Words betray feelings, emotions, desires, thoughts, and affections. There is no better way to control these than to control the speech. Religion is vain if the tongue is not bridled.

      Sanctified persons have felt the checks of the Spirit many times when they were intemperate in their speech. To fail to profit by these checks will lead to grieving the Spirit, followed by serious loss to the soul.

      Certain matters are never to become topics of conversation to a holy people. They are admonished not even to mention them, as becometh saints. Leanness of soul follows in the wake of loose conversation. Foolish talking and jesting about matters that are not convenient, or not up to the standard of holiness, is unbecoming of a sanctified soul. Paradoxical as it may seem, yet it is true that sanctified persons walk with their mouths. To walk as children of light they are admonished to take heed to their speaking.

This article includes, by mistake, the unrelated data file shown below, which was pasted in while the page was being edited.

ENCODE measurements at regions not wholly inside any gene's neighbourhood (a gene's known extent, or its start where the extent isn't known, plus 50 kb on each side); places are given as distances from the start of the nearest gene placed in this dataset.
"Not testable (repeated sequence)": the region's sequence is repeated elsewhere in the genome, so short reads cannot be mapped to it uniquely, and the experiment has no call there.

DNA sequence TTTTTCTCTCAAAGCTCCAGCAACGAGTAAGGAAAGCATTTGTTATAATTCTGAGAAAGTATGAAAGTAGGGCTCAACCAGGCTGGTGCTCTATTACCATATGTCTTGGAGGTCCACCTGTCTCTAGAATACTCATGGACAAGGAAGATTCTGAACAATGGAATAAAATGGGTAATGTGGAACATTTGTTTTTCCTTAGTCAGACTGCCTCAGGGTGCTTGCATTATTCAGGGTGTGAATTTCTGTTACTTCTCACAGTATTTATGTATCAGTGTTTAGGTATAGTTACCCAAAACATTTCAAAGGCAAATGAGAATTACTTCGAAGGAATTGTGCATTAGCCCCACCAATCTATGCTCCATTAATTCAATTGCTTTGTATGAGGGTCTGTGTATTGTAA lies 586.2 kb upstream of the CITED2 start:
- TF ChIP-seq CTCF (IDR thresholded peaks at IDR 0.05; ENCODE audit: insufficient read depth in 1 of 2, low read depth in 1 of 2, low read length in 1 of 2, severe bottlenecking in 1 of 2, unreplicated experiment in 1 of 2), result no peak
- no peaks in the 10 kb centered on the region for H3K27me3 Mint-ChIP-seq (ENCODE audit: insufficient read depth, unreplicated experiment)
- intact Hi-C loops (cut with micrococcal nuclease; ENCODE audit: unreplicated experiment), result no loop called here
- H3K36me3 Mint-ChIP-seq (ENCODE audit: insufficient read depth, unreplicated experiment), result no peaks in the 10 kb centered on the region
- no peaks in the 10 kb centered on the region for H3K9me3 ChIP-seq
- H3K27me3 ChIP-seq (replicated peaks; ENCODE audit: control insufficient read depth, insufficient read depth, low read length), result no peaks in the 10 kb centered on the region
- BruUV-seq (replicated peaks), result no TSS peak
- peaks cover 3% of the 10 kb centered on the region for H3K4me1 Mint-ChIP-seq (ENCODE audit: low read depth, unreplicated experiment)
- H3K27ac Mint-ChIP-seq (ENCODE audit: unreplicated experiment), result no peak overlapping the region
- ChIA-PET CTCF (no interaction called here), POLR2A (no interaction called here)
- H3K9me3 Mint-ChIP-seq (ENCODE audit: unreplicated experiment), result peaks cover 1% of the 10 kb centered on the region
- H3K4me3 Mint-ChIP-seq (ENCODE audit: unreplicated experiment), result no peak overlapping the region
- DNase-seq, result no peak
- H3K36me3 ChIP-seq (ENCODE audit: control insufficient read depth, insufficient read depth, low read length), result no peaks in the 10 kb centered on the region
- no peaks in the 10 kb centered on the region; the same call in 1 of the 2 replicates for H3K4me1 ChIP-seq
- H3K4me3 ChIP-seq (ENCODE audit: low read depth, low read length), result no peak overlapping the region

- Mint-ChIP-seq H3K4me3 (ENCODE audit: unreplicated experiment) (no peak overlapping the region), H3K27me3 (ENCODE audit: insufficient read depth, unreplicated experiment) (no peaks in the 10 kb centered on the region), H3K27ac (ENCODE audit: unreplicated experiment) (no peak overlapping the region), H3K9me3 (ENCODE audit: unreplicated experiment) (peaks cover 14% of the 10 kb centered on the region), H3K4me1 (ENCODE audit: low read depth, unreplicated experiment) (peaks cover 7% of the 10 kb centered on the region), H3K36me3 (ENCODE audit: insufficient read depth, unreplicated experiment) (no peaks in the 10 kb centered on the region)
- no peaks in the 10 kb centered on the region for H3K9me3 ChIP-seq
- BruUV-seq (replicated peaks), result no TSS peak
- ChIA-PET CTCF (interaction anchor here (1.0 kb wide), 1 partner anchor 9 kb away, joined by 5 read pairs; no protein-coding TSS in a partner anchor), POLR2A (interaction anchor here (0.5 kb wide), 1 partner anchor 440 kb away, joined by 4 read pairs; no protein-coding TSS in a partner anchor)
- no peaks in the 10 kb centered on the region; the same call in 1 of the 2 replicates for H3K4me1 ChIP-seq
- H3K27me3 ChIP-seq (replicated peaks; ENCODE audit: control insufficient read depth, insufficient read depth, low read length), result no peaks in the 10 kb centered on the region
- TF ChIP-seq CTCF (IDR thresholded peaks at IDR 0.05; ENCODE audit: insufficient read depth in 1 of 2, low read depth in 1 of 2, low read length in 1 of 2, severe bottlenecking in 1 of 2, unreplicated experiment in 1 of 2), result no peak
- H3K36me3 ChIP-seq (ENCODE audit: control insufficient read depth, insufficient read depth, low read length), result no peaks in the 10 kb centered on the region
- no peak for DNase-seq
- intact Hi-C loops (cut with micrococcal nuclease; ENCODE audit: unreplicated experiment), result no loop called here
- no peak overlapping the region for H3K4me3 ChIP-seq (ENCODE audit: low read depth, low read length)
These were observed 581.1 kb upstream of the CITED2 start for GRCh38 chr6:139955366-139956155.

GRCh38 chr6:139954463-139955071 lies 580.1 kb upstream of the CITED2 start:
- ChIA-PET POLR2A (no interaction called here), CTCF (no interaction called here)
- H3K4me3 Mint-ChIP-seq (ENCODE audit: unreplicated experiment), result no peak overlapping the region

To be temperate, the eye must be under control.

      It has been estimated that 75 per cent of knowledge is gained through the eye. This being true, then what a source does it prove to be for the world, the flesh, and the devil to tempt a holy man! What holy man is there who has not found it necessary to close his eyes that he may win the victory in a time of temptation? Jesus said if the eye was single the whole body would be full of light. If the eye is kept to a single purpose, that of looking at the pure and clean things in the world, then light does flood the soul. But darkness follows when the eye is permitted to rove at will. Few there be who know the meaning of our Lord's admonition when He said, "If thine eye offend thee, pluck it out." This was something to be done, not in order to obtain life, but to maintain spiritual life. It is not necessary to pluck out an eye in order to be born; but it is often necessary to remove a member of the body that one may continue to live.

      The eye is not to look upon that which can never be a lawful possession, if the look is one with desire. All sanctified individuals have such possessions as lawfully belong to them. These are given to satisfy the demands of their own lives. Having these things, they are to be content, and look not with desire upon any other person's possessions. The line between lawful desire and lust can be crossed by a look. The boundary between what is rightfully ours and what belongs to another can be passed with a covetous look without much jar. To look with desire is the same as the act committed. Give all diligence to add temperance to your faith.

      The affections must be under perfect control of the sanctified.